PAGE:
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Subject: Re: Non power of two hash table sizes

Author: Robert Hyatt

Date: 20:15:05 02/19/02

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On February 19, 2002 at 17:45:47, J. Wesley Cleveland wrote:

>On February 19, 2002 at 10:48:25, Robert Hyatt wrote:
>>On February 19, 2002 at 02:36:32, Bernhard Bauer wrote:
>>>On February 18, 2002 at 22:52:35, Robert Hyatt wrote:
>>>>On February 18, 2002 at 15:43:09, Alvaro Jose Povoa Cardoso wrote:
>>>>>My program uses hash tables witch are a power of two.
>>>>>In order to compute the index to an hash table of this kind I simply do:
>>>>>  hashindex=(hashkey & hashsize)
>>>>>in witch hashsize is a mask with for example the first 12 bits set for a size of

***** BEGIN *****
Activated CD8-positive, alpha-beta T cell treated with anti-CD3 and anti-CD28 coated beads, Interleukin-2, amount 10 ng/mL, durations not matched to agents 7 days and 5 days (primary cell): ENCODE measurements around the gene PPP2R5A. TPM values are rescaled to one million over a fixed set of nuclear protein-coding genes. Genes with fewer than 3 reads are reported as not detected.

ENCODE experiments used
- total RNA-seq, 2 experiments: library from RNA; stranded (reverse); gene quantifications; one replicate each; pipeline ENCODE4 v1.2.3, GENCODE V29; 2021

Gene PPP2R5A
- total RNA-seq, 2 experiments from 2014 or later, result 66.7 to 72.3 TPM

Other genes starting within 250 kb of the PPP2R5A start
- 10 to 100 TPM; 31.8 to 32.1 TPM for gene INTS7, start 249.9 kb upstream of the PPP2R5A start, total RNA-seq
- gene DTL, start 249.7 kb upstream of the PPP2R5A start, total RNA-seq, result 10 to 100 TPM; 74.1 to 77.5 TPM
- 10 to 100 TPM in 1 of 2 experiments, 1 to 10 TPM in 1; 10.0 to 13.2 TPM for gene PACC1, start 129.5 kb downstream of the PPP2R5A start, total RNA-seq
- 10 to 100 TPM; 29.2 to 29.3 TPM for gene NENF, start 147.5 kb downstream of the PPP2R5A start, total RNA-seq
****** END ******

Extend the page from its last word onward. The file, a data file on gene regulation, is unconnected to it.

>>>>>4096 entries.
>>>>>I would like to know how to compute the index to a hash table that can have
>>>>>sizes like 1MB, 7MB, 45MB, 49MB, 50MB, ..etc
>>>>>Could someone please explain how to do this?
>>>>>Thank you,
>>>>>Alvaro Cardoso
>>>>index = signature % hash_size
>>>If it's so easy, wouldn't it be nice to do it that way in Crafty?
>>>That way many users could use a bigger hash size.
>>>Kind regards
>>It can be a killer.  For example, old SPARC machines do not _have_ an integer
>>divide instruction.  So it would kill performance.  Many newer processors do
>>the integer divide far slower than the AND I use now.
>>I haven't tested the speed difference in a long time, but on the sparc where
>>Crafty started, it was huge because every divide turned into a procedure call.
>A division is not necessary here, e.g. (signature * hash_size) >> n where
>0 <= signature < 2**n is equivalent to signature % hash_size.

The multiply is generally no better.  Ie the hardware does a bunch of shifts
and adds which means it is just like the divide and is not a one-cycle
operation.   And the original sparcs have no integer multiply either,
unfortunately, so that also becomes a procedure call.

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